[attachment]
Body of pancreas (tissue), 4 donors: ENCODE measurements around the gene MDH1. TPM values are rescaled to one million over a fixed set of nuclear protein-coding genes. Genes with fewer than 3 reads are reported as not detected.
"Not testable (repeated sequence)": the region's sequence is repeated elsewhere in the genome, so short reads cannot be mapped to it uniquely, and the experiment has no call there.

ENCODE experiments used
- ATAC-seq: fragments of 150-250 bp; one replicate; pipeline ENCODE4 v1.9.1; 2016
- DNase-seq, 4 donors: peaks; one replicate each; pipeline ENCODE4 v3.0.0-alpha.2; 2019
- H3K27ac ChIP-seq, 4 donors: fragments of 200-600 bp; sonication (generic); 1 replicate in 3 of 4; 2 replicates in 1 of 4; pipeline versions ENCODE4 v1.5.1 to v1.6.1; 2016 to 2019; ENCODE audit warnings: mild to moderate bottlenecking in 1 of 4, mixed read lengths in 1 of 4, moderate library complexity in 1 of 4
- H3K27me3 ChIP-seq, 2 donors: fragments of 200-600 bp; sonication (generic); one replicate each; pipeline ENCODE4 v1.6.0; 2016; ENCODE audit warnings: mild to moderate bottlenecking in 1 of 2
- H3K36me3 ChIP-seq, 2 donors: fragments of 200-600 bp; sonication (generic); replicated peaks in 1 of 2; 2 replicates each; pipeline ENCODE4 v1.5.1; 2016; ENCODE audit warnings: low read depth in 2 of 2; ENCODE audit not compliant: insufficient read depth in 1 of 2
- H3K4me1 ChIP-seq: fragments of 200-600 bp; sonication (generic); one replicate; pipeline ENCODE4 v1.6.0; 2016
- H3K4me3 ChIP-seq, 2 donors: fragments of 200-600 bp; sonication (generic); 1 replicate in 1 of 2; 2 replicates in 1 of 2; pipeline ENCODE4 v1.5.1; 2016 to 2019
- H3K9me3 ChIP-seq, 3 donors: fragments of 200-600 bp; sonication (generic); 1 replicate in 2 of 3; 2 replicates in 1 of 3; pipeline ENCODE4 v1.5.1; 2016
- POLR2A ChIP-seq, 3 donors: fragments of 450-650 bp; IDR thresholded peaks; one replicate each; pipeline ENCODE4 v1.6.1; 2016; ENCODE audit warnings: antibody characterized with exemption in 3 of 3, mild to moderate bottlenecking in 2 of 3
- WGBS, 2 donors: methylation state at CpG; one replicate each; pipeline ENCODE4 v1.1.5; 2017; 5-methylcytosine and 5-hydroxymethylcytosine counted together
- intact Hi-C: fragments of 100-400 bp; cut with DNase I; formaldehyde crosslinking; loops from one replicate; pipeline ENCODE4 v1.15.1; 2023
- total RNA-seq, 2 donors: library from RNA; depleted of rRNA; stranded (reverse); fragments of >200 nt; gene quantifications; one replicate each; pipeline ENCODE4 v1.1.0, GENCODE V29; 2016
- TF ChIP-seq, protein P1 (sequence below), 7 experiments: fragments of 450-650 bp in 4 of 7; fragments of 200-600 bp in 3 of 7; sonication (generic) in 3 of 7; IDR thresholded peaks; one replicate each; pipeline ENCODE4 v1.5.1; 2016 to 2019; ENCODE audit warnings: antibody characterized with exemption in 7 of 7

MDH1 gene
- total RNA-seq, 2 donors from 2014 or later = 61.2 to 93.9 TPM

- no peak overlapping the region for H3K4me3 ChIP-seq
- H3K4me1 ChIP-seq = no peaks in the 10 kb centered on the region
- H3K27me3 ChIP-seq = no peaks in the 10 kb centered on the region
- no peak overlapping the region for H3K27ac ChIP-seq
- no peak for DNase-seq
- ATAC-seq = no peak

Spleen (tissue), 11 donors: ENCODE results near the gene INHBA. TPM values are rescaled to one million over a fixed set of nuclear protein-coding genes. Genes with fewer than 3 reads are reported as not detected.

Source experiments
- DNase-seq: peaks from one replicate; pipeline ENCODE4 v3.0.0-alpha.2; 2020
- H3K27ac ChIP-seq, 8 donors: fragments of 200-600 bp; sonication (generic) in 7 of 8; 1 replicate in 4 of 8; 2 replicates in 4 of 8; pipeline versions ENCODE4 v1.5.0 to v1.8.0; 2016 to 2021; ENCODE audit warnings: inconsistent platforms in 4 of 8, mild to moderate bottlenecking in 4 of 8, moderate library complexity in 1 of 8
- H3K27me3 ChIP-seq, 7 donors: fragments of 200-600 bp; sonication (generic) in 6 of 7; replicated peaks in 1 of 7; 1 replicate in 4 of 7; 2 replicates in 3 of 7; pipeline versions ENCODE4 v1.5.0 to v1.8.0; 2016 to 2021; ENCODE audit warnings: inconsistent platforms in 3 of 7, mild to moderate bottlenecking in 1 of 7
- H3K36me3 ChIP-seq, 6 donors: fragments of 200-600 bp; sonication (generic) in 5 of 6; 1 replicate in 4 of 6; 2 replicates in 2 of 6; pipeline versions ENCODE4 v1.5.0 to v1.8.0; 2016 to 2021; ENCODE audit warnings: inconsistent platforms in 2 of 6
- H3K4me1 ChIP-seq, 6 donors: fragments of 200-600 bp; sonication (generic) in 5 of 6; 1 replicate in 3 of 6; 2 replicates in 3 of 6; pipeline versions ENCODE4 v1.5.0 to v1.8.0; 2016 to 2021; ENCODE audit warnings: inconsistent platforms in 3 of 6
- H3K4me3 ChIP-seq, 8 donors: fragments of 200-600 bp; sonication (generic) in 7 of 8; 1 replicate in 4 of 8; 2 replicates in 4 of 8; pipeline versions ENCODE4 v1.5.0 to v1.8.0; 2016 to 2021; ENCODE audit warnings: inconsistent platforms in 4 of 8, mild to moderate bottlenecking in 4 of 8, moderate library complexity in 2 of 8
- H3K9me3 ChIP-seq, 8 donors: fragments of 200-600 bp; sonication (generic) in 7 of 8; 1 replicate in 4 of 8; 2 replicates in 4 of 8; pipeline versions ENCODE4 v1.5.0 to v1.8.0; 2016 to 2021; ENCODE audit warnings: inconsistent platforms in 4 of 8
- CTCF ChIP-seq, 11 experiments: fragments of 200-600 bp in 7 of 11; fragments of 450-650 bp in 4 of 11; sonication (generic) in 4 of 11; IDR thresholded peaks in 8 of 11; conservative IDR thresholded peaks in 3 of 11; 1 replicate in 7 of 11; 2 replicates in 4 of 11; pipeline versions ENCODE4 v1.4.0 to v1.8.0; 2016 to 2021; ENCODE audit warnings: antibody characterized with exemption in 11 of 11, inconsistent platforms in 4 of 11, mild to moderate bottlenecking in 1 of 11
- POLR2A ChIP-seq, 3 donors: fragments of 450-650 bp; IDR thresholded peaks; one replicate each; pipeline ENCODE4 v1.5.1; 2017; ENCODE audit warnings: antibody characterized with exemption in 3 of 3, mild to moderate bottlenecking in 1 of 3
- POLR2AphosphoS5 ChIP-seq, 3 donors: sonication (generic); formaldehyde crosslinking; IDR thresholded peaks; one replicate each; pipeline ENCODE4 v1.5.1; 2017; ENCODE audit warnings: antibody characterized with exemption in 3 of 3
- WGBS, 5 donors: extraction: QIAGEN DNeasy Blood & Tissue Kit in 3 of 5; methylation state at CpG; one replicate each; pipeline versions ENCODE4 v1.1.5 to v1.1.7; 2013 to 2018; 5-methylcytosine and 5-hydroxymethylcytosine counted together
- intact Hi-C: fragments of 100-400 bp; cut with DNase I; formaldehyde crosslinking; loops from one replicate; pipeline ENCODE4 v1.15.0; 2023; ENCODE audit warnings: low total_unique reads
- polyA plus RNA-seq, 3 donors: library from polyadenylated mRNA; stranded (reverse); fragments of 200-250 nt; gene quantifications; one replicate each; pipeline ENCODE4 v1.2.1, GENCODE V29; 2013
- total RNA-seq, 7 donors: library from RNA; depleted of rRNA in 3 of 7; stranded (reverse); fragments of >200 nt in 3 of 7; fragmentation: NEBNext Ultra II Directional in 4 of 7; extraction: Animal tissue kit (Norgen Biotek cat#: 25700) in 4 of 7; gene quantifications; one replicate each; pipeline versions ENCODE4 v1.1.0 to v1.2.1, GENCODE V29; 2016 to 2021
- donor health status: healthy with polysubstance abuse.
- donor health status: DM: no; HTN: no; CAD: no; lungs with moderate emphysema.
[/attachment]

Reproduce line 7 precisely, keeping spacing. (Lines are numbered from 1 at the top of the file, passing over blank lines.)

- H3K27me3 ChIP-seq, 2 donors: fragments of 200-600 bp; sonication (generic); one replicate each; pipeline ENCODE4 v1.6.0; 2016; ENCODE audit warnings: mild to moderate bottlenecking in 1 of 2